The Rocco Lab, part of the OSUCCC – James and the Department of Otolaryngology – Head and Neck Surgery at The Ohio State University, studies the biological basis of two molecular markers that Dr. Rocco and his colleagues have shown to be associated with head and neck cancer outcome: intra-tumor heterogeneity and estrogen-receptor signaling.
Intra-tumor heterogeneity, the differences among cancer cells within a tumor, lies at the core of cancer treatment resistance. Even if only a single cancer cell can escape from the primary tumor site or become resistant to radiation, standard or targeted chemotherapy, or immunotherapy, that cell might regrow a tumor after therapy removes all the other cancer cells. Studies led by Dr. Rocco showed that higher intra-tumor heterogeneity is associated with worse outcome in head and neck cancer. The Rocco Lab thus explores all aspects of intra-tumor heterogeneity in an attempt to develop new approaches that can turn it from a barrier to therapeutic success into a target for therapy.
Dr. Rocco’s group recently showed that higher expression of estrogen receptor alpha in tumors, known to be important in breast cancer, is related to better outcomes in both male and female head and neck cancer patients who are treated with a combination of radiation and chemotherapy. This surprising result has led his laboratory to investigate the roles that estrogen signaling plays in head and neck cancer and whether estrogen-receptor signaling could provide a novel target for therapy.
Dr. Rocco began his translational research laboratory in 1999 at the Massachusetts Eye and Ear Infirmary and Massachusetts General Hospital (MGH). His NIH-supported laboratory there developed the first simple and general way to measure intra-tumor heterogeneity and used it to show that high heterogeneity was associated with poor outcome in head and neck cancer. He moved his laboratory to Ohio State in 2015.
The faculty, students and staff of the Rocco Lab have a wide range of expertise ranging from cellular and molecular biology to translational and clinical research. Although the laboratory focuses on head and neck cancer, Dr. Rocco’s clinical specialty, its work has already helped to advance research on other types of cancer. The laboratory thus provides a balanced mix of basic and translational science projects that offers many unique research opportunities. Current work in the laboratory includes:
- Elucidating the controls on propagation of normal cells that they lose when they become cancerous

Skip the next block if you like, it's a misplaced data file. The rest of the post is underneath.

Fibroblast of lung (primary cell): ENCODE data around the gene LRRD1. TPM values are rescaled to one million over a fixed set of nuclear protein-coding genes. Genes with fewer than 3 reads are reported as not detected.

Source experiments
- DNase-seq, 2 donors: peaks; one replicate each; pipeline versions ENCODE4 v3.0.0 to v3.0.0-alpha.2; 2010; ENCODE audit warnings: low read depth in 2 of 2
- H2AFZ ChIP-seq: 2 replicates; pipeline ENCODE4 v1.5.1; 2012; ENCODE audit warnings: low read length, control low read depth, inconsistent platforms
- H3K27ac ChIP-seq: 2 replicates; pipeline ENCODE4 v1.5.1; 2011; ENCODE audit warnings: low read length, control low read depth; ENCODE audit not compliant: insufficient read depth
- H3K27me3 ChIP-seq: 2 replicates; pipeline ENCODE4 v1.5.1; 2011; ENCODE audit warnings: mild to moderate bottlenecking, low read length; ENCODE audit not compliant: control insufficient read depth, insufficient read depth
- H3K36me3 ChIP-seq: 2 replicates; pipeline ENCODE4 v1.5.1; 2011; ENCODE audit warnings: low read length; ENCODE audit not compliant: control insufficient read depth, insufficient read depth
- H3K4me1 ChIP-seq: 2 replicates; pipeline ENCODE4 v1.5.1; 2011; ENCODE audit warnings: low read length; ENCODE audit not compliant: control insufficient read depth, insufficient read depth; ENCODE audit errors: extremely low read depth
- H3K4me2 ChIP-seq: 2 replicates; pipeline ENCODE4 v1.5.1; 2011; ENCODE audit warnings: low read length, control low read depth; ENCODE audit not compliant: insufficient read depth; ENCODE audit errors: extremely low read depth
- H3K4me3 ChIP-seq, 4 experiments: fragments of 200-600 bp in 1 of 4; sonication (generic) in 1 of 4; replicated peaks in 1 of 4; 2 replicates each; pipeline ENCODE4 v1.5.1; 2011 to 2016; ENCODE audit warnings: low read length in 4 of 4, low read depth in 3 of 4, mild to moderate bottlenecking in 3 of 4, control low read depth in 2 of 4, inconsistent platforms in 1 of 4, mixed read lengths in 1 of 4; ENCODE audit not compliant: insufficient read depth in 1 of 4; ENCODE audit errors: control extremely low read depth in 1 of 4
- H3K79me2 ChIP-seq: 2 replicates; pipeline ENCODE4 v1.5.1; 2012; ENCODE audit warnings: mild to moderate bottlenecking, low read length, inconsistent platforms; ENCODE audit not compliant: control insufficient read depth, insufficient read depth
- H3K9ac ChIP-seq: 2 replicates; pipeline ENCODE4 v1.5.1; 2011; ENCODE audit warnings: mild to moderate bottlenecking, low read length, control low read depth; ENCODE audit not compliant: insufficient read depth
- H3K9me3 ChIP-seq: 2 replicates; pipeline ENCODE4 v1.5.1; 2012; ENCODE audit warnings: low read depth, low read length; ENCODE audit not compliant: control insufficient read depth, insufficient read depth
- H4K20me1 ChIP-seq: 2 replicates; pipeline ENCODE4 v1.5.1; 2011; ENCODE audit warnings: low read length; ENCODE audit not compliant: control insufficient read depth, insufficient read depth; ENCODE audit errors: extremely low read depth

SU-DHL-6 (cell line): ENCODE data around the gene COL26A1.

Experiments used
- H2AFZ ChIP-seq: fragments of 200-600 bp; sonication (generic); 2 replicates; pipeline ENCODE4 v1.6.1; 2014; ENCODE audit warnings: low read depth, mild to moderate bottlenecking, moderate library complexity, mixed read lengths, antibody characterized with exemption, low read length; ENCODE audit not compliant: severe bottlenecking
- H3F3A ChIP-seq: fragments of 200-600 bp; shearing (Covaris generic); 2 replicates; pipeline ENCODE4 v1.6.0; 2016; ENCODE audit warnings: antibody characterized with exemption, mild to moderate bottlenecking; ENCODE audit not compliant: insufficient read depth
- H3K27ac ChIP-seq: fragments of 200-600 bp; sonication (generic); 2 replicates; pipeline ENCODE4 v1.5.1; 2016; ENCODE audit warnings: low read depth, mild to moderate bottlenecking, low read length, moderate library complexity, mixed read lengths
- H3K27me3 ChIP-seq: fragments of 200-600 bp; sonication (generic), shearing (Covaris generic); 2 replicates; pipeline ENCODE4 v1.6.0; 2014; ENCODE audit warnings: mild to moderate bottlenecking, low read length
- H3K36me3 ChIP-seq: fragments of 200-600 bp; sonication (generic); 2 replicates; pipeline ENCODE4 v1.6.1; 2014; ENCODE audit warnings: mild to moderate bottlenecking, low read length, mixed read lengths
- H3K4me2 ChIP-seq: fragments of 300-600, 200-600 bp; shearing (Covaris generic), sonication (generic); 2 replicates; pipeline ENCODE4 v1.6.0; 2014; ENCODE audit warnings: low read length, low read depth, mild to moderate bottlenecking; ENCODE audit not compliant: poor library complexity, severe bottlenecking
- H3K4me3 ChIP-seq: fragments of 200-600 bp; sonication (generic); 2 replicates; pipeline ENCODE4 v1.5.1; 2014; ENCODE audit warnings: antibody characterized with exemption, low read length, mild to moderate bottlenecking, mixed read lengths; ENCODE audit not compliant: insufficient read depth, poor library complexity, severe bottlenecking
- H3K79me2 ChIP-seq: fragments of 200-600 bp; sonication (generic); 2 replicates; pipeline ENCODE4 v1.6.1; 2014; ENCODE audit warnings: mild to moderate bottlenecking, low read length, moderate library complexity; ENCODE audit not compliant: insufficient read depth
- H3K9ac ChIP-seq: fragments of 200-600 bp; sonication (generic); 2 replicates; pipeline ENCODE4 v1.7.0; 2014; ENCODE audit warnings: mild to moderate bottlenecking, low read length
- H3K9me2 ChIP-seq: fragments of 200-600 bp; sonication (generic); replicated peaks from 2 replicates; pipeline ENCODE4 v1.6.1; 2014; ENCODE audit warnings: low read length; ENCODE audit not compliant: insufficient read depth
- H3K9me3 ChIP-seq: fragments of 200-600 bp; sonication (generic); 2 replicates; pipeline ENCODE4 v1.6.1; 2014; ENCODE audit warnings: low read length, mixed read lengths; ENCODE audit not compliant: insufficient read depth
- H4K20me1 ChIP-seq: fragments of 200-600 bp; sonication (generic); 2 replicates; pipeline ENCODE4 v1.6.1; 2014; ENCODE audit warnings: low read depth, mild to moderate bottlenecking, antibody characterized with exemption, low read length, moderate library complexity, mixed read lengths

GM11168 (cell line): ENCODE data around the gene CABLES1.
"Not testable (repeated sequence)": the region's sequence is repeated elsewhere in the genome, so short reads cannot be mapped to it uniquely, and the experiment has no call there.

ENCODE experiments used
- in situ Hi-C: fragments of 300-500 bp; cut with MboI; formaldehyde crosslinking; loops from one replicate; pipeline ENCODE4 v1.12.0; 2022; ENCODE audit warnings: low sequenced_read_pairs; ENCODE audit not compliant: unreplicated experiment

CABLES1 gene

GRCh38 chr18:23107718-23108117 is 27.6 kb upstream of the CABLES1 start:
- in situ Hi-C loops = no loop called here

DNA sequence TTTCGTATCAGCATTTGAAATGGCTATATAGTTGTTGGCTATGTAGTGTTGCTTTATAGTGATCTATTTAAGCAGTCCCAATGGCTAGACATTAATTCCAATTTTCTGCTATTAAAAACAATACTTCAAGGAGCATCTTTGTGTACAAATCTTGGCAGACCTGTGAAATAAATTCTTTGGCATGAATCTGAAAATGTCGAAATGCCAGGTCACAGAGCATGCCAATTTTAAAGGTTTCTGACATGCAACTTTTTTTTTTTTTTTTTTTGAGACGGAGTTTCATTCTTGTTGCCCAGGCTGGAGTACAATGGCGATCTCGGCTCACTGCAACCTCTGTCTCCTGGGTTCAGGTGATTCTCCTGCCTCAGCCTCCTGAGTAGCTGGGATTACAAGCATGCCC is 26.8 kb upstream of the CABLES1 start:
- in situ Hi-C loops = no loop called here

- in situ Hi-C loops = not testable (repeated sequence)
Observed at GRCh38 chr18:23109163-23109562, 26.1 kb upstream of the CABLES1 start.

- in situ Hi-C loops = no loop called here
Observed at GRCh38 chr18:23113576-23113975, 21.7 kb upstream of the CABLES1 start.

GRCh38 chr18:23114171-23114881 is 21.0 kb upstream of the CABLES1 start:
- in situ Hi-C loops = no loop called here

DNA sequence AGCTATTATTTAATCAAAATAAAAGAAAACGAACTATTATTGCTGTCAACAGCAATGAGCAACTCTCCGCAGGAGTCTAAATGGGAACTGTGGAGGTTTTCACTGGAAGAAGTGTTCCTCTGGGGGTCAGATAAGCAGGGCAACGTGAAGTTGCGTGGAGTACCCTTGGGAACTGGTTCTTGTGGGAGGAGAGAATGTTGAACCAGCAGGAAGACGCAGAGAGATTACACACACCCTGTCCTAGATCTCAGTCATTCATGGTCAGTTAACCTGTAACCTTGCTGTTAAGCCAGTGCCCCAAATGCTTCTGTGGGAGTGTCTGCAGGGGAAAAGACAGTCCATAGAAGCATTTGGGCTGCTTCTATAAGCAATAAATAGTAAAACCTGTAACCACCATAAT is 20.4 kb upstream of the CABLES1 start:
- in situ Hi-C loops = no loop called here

- Understanding the early steps in tumor formation and how they lead to development of heterogeneous tumors
- Learning how genetic differences develop and are maintained among cancer cells in a tumor, providing a reservoir of cancer cells that might be resistant to particular therapies
- Investigating the role of estrogen-receptor signaling in head and neck cancer
- Studying the implications of this work for how to provide the best type of therapy for individual patients
To support this work, the Rocco Lab has begun a Head and Neck Tumor Heterogeneity (HNTH) initiative in collaboration with the Total Cancer Care® Program at the OSUCCC – James. After obtaining permission from a head and neck cancer patient, the HNTH group starts with fresh tumor tissue from the operating room and uses several different ways to obtain and propagate living cells from the tumor for research on intra-tumor heterogeneity and personalized cancer therapy.
Graduate students, postdoctoral researchers and medical students interested in the Rocco Lab should contact Gaila Konneker, administrative manager for head and neck cancer research, at Gaila.Konneker@osumc.edu.
Present Lab Members
James W. Rocco, MD, PhD, professor, holds the Mary E. and John W. Alford Research Chair in Head and Neck Cancer. In addition to directing his research laboratory, he has fruitful collaborations with the Getz group at the Broad Institute and the Bernstein Lab at MGH, which aim to understand the biological basis of intra-tumor heterogeneity. His laboratory research interests synergize with his interests in clinical trials, his roles as a head and neck surgeon and Head and Neck Disease Group Leader at the OSUCCC – James, and his work with many groups devoted to improving clinical care of head and neck cancer patients.